Current spreading structure 24 can comprise a grid having one or more conductive fingers spaced to enhance current spreading from the one or more bond pads 26 into the top surface of LED chip 12. During operation, an electrical signal or current can be applied to the bond pads 26 using, for example, a wire bond 28. Electrical current can pass into LED chip 12 from first electrical element 16 and into second electrical element 18 via wire bond 28 as wire bond 28 extends over gap 15 to electrically connect LED chip 12 to second element 18. The electrical signal or current can spread through the current spreading structure 24 and top surface into LED chip 12. Current spreading structures 24 are often utilized in LEDs where the top surface is p-type, but can also be used for n-type materials. As further described herein, LED chip 12 can comprise a direct attach LED (e.g., see FIG. 5) which may be horizontally structured such that both electrical contacts (e.g., anode and cathode of different electrical polarities) can be disposed on the same bottom surface of the LED. In such an embodiment as shown in FIG. 5, wire bonds 28 are not required to electrically connect the LED chip to electrical elements of the emitter device.

Referring to FIGS. 1 and 2, and as described above, LED chip 12 can comprise a build where the bottom of the chip comprises an anode electrically communicating with first electrical element 16, and top bond pads 26 comprise a cathode electrically communicating with second electrical element 18 via wire bonds 28. Electrical communication can comprise passing electrical current between electrical elements 16 and 18 and LED chip 12 such that current flows from the first electrical element 16 into LED chip 12 and then from LED chip 12 into second electrical element 18. The embodiment of LED chip 12 is shown for illustration purposes and is not limited to this embodiment. LED chip 12 can comprise any suitable structure, build, size, shape, substrate, and/or type of LED known. LED chip 12 can attach to first element 16 using suitable or known attachment materials and methods, for example, solder attachment, preform attachment, flux or no-flux eutectic attachment, silicone epoxy attachment, metal epoxy attachment, thermal compression attachment, and/or combinations thereof.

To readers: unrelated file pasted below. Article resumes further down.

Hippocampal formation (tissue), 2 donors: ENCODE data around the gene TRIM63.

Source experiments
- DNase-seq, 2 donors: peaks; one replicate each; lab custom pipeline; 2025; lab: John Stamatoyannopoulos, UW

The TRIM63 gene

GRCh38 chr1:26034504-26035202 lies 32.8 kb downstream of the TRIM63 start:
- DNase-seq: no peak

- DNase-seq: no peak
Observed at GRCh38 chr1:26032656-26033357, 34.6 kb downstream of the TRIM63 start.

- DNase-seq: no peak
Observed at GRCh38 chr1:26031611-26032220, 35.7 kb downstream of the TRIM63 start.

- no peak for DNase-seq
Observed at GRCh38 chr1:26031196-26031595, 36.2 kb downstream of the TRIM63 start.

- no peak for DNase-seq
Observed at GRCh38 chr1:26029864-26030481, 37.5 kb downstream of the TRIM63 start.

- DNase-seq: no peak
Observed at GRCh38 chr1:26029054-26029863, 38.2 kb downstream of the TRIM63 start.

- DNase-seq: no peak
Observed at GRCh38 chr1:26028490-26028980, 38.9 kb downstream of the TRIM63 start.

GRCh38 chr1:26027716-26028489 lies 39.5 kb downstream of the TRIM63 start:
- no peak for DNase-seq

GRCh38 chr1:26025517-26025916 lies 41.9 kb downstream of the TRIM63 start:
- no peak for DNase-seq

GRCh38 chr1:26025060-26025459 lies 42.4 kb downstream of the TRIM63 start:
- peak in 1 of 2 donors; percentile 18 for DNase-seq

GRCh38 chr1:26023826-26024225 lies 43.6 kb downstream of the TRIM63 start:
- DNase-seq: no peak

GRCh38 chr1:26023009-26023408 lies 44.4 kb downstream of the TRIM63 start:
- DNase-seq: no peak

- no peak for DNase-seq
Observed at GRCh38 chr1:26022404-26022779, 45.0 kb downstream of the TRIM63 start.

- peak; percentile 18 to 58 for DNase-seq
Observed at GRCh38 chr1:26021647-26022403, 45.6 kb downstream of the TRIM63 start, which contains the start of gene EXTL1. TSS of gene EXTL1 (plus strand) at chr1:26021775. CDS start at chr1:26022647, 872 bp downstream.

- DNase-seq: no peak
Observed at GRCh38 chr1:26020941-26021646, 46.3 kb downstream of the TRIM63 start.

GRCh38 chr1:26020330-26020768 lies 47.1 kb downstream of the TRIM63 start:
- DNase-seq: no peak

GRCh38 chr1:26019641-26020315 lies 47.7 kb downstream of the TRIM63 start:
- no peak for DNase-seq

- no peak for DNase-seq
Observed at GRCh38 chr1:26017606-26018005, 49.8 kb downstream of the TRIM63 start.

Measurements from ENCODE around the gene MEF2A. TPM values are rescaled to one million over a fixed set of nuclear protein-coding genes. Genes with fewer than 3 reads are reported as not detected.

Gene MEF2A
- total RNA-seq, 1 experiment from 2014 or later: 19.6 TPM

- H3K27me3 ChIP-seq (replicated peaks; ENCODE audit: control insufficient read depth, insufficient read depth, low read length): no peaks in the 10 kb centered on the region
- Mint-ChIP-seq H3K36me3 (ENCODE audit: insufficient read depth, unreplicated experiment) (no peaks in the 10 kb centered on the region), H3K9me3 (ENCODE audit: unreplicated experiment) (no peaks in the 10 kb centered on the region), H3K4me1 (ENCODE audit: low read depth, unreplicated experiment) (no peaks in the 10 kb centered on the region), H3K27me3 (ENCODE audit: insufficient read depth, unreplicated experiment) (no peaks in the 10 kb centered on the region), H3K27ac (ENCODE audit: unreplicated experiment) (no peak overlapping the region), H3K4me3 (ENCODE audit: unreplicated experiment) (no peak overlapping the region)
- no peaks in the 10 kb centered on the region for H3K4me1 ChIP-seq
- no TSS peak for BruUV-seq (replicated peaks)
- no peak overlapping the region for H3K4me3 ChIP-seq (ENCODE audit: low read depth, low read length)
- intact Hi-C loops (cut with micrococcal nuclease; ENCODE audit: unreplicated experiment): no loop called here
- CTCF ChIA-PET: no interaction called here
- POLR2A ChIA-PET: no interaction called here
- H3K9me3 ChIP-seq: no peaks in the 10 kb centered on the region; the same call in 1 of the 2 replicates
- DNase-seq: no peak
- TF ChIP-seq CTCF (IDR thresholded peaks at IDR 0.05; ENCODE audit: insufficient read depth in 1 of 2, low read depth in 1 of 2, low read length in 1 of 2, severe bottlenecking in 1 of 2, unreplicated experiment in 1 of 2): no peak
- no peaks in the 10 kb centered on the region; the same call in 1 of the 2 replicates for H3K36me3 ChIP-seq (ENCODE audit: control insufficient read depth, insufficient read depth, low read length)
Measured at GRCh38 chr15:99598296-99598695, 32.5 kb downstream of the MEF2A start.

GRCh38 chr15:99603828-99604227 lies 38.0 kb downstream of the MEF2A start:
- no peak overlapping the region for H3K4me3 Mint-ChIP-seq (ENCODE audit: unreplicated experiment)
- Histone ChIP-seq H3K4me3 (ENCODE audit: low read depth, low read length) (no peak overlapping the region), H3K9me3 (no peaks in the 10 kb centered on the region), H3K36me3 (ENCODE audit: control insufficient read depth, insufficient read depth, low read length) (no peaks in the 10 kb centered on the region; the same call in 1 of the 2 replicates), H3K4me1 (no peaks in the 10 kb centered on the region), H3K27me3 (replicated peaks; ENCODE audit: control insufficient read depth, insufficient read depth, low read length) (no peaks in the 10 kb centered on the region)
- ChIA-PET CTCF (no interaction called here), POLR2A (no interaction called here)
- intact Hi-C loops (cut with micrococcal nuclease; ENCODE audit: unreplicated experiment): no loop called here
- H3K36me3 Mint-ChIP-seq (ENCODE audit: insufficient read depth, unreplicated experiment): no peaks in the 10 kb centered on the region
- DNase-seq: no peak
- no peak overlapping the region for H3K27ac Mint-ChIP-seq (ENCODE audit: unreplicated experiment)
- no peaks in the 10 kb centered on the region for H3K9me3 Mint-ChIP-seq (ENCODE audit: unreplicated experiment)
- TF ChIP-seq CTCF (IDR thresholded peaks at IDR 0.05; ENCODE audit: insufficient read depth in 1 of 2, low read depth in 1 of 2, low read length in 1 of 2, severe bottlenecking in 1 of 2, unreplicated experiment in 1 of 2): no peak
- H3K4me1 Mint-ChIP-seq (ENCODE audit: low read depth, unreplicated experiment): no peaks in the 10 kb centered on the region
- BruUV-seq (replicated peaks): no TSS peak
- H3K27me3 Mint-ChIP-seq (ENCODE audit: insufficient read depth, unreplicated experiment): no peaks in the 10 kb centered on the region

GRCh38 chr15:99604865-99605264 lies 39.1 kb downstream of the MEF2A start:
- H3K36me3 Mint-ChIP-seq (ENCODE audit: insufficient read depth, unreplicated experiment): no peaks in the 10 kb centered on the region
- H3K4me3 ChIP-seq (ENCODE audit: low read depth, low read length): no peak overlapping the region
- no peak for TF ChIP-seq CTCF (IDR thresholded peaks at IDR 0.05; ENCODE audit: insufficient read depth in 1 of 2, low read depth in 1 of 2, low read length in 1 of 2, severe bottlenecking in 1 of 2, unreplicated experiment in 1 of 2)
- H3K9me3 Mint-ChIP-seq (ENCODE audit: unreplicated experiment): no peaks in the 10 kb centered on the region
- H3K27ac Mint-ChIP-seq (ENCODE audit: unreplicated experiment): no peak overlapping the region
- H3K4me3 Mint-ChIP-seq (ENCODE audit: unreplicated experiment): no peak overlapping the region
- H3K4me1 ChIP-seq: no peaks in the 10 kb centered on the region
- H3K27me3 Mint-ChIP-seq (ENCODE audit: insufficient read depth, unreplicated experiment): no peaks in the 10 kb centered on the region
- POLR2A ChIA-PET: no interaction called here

LED chip 12 can comprise any suitable chip dimension and/or shape such as substantially square or rectangular in shape. In one aspect, LED chip 12 can comprise a square chip having sides approximately equal to 1000 μm or less (e.g., 1000×1000 μm2). LED chip 12 can comprise a substantially square chip with sides of any range or sub-range less than approximately 1000 μm, for example, an approximately 900×900 μm2 chip; an approximately 700×700 μm2 chip; an approximately 600×600 μm2 chip; an approximately 500×500 μm2 chip; an approximately 400×400 μm2 chip; an approximately 300×300 μm2 chip; an approximately 200×200 μm2 chip; or an approximately 100×100 μm2 chip. As described earlier, multiple LED chips 12 can be utilized in device 10, wherein each LED can be the same size and/or where LED chip 12 can consist of different sizes. LED chip 12 can also comprise rectangular chips of any suitable dimension.